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Embezzlement Schemes Can Take Years to Detect

October 24, 2017

Long-time employees do it. The most trusted advisors have gone for jail for it. Even a mother-in-law or two has been busted for it.

embezzlement prevention tips
CCIG’s Tom Patton.

We’re talking embezzlement, a crime that often takes years to discover and can force even the healthiest of companies into bankruptcy.

According to a study by insurer Hiscox, the average loss for embezzlement cases that took place over five years or more was $2.2 million. It’s more than double that amount when the embezzlement drags on for 10 years or more.

Sometimes, embezzlement schemes can stretch for even longer.

In one case noted by Hiscox, an Iowa credit union employee used two sets of books to orchestrate a theft from the time of her hiring in 1978 until 2015. She withdrew funds and funneled customers’ deposits into accounts held by her and her children. As a result of the $2.5 million embezzlement, the credit union became insolvent and was forced into liquidation.

Likewise, one of the more common reasons that contractors fail is fraud, either by internal or external forces.

There are, of course, steps a contractor can take to protect themselves and their business. For starters, they need to understand the warning signs.

Embezzlers are often eager to know how everything in the office works. Once they learn the processes, they manipulate them for their own gain.

Employers should also watch for employees who are living a lifestyle that is out of proportion to their salary.

An embezzler may come in early and leave late, and never take vacations. This can appear to be dedication to the company, but in fact it is an effort to keep from being caught.

What else can a contractor do? Plenty:

  • They can establish stronger internal controls. That means things like revamping check-signing procedures, invoice verification and cash management. To elaborate, whoever cuts the checks cannot sign them. Also, don’t let the payroll department hand out checks; many frauds occur via ghost employees or after employees have left the company.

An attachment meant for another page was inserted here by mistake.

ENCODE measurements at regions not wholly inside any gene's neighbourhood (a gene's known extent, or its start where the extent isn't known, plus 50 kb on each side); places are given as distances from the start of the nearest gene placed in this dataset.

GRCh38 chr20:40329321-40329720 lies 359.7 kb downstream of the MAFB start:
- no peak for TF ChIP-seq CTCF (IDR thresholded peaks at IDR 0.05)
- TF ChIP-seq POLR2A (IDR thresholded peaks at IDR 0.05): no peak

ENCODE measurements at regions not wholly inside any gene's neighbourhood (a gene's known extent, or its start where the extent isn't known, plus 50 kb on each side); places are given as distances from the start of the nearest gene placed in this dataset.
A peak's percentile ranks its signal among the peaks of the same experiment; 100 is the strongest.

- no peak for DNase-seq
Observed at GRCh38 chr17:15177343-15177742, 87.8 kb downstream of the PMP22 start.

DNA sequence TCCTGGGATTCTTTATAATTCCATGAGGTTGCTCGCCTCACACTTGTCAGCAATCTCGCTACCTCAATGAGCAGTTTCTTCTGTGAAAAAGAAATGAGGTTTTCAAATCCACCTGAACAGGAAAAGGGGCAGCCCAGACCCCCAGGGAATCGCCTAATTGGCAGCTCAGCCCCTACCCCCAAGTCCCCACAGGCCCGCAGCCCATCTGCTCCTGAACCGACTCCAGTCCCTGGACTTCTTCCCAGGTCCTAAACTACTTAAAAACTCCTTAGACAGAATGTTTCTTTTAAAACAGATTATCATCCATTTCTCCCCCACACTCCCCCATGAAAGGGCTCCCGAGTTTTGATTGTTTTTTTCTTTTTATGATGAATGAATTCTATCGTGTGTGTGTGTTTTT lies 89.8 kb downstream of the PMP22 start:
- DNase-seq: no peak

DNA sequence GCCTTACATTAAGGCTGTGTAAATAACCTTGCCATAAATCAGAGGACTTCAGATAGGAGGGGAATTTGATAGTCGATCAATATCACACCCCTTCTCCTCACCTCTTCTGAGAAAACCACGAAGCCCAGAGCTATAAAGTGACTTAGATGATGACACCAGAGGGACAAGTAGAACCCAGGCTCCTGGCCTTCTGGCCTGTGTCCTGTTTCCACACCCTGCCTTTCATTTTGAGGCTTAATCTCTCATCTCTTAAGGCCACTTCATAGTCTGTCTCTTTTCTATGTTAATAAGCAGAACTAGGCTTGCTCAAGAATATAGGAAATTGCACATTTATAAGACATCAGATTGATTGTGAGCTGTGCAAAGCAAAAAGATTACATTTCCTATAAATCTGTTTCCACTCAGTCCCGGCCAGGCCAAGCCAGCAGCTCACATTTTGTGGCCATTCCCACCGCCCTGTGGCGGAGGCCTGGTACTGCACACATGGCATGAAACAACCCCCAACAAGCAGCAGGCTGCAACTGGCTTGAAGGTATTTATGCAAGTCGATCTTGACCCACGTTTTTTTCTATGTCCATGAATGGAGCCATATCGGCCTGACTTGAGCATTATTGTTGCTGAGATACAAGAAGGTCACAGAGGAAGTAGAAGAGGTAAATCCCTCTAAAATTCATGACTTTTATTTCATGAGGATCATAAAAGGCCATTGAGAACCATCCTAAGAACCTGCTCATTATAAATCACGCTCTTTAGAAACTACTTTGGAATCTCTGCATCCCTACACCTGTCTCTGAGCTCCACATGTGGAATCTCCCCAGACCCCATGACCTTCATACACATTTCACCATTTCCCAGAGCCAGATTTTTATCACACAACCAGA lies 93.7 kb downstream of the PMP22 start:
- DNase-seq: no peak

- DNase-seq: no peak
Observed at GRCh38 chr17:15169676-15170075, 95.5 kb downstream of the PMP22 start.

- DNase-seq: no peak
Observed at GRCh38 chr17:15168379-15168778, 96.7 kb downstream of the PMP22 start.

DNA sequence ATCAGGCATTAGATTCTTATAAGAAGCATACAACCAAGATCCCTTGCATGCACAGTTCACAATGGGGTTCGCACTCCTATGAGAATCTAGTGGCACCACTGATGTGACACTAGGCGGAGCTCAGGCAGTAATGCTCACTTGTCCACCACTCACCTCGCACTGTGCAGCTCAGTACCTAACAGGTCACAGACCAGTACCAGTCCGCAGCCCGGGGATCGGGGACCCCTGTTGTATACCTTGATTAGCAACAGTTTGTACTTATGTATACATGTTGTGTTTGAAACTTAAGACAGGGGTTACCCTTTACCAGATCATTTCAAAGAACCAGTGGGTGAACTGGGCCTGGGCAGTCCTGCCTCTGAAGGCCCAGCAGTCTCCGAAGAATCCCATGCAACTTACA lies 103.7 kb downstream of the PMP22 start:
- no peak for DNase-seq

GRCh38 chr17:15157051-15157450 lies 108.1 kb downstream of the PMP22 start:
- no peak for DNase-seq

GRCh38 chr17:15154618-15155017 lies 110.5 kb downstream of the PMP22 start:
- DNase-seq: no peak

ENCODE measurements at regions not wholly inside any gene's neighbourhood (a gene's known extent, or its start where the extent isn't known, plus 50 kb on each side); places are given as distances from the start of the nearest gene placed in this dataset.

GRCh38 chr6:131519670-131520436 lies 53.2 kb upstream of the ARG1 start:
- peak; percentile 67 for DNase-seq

• They can begin a discreet review of financial, payroll and personnel records that may quickly confi­rm or refute their suspicions.
  • They can bring in outside help, including a forensic accountant who’s trained in complex investigations and can uncover problems objectively.
  • They can restrict a suspected employee’s access to company bank accounts.
  • They can be sure to know their vendors. One embezzlement scheme commonly used involves setting up fictitious vendor companies with Post Office box addresses. Checks written to the fake vendor don’t go directly to the employee, but are available to them.

Finally, the “risk,” as we like to say in the insurance world, can be “transferred” by buying a robust crime insurance policy.

A crime policy typically provides several different types of coverage including employee dishonesty coverage; forgery or alteration coverage; computer fraud coverage; funds transfer fraud coverage; money and securities coverage; and money orders and counterfeit money coverage.

Tom Patton is a Surety Advisor with CCIG specializing in construction bonds. Reach him at or 720-330-7922.

Note: Let Tom know if you’d like to talk about a surety bond. Fill out the form below if you’d like one of CCIG’s insurance advisors to contact you about a crime policy.

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